Archaeologists find that 5500-year-old Mesopotamian bowls contained meat, bone, and marrow

Anita Durairaj

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Mesopotamian bowl from 3100 to 2900 BCPhoto byZunkir; CC-BY-SA-4.0

Ancient Mesopotamia includes the region of modern-day Iraq. The first urban society is thought to have developed in Mesopotamia about 5,500 years ago.

The Uruk culture of Mesopotamia was predominant in the region. They left behind the remains of their temples, sculptures, and even writing. However, for archaeologists, their presence in the region is mostly revealed through pottery such as the beveled rim-bowl or BRB.

The BRB is the first mass-produced ceramic bowl. It is small and undecorated and constitutes three-quarters of all ceramics that were found at the site of the Uruk culture.

The bowls have a steep angle and a defined base. They are made out of thick-walled clay. Hence, the bowls have been able to withstand the passing of time.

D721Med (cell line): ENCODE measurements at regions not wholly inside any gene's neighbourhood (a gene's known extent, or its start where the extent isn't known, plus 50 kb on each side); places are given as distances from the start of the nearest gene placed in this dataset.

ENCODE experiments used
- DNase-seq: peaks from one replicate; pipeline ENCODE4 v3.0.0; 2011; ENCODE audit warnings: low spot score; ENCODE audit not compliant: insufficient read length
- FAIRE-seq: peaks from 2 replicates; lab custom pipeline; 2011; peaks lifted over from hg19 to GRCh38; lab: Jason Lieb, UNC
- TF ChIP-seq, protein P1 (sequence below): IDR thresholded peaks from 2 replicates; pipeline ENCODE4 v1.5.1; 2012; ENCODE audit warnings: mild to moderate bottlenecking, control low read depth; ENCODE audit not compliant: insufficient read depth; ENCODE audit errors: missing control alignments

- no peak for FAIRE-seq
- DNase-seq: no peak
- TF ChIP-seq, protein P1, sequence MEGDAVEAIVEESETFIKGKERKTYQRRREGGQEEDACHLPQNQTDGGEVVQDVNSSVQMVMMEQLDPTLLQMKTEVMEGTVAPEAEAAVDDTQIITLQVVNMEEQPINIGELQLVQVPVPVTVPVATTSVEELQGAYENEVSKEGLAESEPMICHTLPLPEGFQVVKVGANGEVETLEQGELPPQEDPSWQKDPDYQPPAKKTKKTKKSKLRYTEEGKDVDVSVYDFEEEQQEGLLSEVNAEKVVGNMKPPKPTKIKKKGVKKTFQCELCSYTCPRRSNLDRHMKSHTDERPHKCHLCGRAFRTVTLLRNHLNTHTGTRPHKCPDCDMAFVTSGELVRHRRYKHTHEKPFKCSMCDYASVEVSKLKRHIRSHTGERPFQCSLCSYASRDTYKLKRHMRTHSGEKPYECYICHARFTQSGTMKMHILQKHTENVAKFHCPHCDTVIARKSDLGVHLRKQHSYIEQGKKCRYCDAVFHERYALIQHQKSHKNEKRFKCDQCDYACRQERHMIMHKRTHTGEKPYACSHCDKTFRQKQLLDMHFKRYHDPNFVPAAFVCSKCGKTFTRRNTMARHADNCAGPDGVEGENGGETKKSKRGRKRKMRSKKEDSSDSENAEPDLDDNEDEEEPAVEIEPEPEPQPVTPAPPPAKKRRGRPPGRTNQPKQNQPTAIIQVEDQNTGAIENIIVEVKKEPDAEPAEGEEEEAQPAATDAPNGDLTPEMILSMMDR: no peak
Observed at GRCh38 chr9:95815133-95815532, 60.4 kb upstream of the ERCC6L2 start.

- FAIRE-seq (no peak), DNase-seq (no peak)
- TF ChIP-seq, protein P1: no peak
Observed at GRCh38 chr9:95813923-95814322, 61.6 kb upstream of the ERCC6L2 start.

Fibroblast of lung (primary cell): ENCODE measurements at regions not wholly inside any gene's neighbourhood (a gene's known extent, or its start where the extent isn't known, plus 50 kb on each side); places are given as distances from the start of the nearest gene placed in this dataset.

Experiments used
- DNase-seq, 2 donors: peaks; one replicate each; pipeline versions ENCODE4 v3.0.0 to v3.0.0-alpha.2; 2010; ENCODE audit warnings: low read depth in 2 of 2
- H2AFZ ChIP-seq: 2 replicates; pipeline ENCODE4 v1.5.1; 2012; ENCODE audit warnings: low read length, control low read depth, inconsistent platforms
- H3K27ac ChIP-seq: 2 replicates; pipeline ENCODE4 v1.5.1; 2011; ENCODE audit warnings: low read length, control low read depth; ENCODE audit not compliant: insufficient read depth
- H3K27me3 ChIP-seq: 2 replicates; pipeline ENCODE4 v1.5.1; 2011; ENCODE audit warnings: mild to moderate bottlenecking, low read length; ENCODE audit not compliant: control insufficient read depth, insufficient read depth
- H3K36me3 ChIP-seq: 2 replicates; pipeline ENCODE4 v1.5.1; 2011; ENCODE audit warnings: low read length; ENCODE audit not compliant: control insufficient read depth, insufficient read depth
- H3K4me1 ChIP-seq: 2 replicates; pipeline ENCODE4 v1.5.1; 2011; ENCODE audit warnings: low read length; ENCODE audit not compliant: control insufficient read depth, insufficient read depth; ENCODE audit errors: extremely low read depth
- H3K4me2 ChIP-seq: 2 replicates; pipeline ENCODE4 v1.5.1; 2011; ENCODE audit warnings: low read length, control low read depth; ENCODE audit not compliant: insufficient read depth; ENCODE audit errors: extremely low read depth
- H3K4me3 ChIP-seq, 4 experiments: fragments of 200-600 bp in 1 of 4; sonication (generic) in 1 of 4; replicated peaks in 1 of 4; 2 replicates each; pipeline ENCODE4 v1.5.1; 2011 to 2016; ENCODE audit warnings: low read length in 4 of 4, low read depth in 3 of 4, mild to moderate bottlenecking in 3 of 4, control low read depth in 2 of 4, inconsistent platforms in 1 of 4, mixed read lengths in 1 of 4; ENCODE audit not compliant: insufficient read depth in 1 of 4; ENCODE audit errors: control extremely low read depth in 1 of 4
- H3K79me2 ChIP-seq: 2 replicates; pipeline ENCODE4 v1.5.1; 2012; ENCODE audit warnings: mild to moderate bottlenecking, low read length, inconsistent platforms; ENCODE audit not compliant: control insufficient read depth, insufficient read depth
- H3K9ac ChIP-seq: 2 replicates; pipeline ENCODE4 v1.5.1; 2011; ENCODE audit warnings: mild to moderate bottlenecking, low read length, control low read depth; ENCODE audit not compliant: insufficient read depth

The function and purpose of the bowls have been the subject of debate among archaeologists.

Archaeologists believed that the bowls were used to distribute cereal or bread to those who worked or labored for the elites in the Uruk society.

However, a recent study in the Journal of Archeological Science reveals that the BRBs also contained meat stew or broth.

Scientists conducted organic residue analysis on shards of BRBs that were excavated in north-eastern Iraq. They found that the shards contained lipids which are oily compounds that include fats.

The scientific study revealed that the bowls would have contained meat products, dairy products, and plant-based food.

The meat-based foods were stews or broth that contained bone and marrow.

The recent finding challenges the conception that BRBs were mostly used for storing cereal.

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Trained with a Ph.D. in Chemistry from the University of Cincinnati, I write unique and interesting articles focused on science, history, and current events.

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